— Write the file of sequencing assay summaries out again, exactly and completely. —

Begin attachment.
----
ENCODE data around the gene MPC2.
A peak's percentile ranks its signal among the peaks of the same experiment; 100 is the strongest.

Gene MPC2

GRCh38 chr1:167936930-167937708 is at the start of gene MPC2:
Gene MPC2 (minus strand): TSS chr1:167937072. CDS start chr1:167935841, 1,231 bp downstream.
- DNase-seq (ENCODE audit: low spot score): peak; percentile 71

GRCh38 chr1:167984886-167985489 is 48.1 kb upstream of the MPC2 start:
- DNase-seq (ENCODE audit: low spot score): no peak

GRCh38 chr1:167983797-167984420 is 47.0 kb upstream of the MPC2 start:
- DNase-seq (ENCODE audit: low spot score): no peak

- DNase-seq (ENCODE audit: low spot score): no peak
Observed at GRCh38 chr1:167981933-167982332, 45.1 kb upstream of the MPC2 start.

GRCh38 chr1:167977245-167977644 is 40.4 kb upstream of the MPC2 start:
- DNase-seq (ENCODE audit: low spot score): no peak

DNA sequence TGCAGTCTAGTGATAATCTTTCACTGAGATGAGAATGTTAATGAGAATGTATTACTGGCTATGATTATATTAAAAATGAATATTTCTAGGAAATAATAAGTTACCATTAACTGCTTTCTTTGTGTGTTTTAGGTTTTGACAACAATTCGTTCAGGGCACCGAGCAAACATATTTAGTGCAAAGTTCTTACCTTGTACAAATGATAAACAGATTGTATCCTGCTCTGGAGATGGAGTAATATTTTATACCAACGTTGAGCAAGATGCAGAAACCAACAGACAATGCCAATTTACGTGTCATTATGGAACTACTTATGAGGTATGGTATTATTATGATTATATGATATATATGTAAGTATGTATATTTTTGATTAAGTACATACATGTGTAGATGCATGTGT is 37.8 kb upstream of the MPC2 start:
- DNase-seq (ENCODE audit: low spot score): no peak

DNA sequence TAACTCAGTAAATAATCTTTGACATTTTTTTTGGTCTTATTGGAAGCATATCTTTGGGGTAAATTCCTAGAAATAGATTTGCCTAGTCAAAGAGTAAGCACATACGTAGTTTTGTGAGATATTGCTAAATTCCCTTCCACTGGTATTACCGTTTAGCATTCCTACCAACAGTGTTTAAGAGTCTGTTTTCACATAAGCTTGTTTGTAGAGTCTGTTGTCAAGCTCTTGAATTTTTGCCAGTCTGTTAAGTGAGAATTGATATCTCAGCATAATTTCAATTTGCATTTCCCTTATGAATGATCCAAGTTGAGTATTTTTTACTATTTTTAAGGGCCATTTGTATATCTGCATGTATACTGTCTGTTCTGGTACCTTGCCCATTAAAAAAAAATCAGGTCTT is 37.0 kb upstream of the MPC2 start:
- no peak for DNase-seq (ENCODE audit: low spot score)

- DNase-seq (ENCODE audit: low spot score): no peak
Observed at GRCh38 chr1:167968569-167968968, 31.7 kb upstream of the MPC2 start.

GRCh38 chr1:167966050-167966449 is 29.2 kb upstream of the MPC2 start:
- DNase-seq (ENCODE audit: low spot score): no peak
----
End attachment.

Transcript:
ENCODE data around the gene MPC2.
A peak's percentile ranks its signal among the peaks of the same experiment; 100 is the strongest.

Gene MPC2

GRCh38 chr1:167936930-167937708 is at the start of gene MPC2:
Gene MPC2 (minus strand): TSS chr1:167937072. CDS start chr1:167935841, 1,231 bp downstream.
- DNase-seq (ENCODE audit: low spot score): peak; percentile 71

GRCh38 chr1:167984886-167985489 is 48.1 kb upstream of the MPC2 start:
- DNase-seq (ENCODE audit: low spot score): no peak

GRCh38 chr1:167983797-167984420 is 47.0 kb upstream of the MPC2 start:
- DNase-seq (ENCODE audit: low spot score): no peak

- DNase-seq (ENCODE audit: low spot score): no peak
Observed at GRCh38 chr1:167981933-167982332, 45.1 kb upstream of the MPC2 start.

GRCh38 chr1:167977245-167977644 is 40.4 kb upstream of the MPC2 start:
- DNase-seq (ENCODE audit: low spot score): no peak

DNA sequence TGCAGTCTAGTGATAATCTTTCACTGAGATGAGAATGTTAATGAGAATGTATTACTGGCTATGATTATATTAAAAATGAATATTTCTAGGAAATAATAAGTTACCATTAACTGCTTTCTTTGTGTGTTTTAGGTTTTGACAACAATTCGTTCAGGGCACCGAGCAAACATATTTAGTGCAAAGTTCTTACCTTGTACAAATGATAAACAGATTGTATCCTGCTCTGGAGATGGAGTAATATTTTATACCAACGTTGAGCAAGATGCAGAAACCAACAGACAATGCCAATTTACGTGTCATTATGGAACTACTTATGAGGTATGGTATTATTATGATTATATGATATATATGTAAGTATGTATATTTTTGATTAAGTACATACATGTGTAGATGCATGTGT is 37.8 kb upstream of the MPC2 start:
- DNase-seq (ENCODE audit: low spot score): no peak

DNA sequence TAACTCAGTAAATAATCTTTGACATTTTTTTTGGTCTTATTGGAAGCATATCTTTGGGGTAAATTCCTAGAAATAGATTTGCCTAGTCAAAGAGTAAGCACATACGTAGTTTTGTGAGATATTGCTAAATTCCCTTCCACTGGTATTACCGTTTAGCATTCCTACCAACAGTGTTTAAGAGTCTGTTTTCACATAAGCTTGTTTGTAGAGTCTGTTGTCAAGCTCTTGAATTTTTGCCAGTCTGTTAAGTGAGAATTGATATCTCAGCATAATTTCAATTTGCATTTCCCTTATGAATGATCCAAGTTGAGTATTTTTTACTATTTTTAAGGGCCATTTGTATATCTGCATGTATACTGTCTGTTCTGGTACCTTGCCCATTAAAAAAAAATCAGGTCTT is 37.0 kb upstream of the MPC2 start:
- no peak for DNase-seq (ENCODE audit: low spot score)

- DNase-seq (ENCODE audit: low spot score): no peak
Observed at GRCh38 chr1:167968569-167968968, 31.7 kb upstream of the MPC2 start.

GRCh38 chr1:167966050-167966449 is 29.2 kb upstream of the MPC2 start:
- DNase-seq (ENCODE audit: low spot score): no peak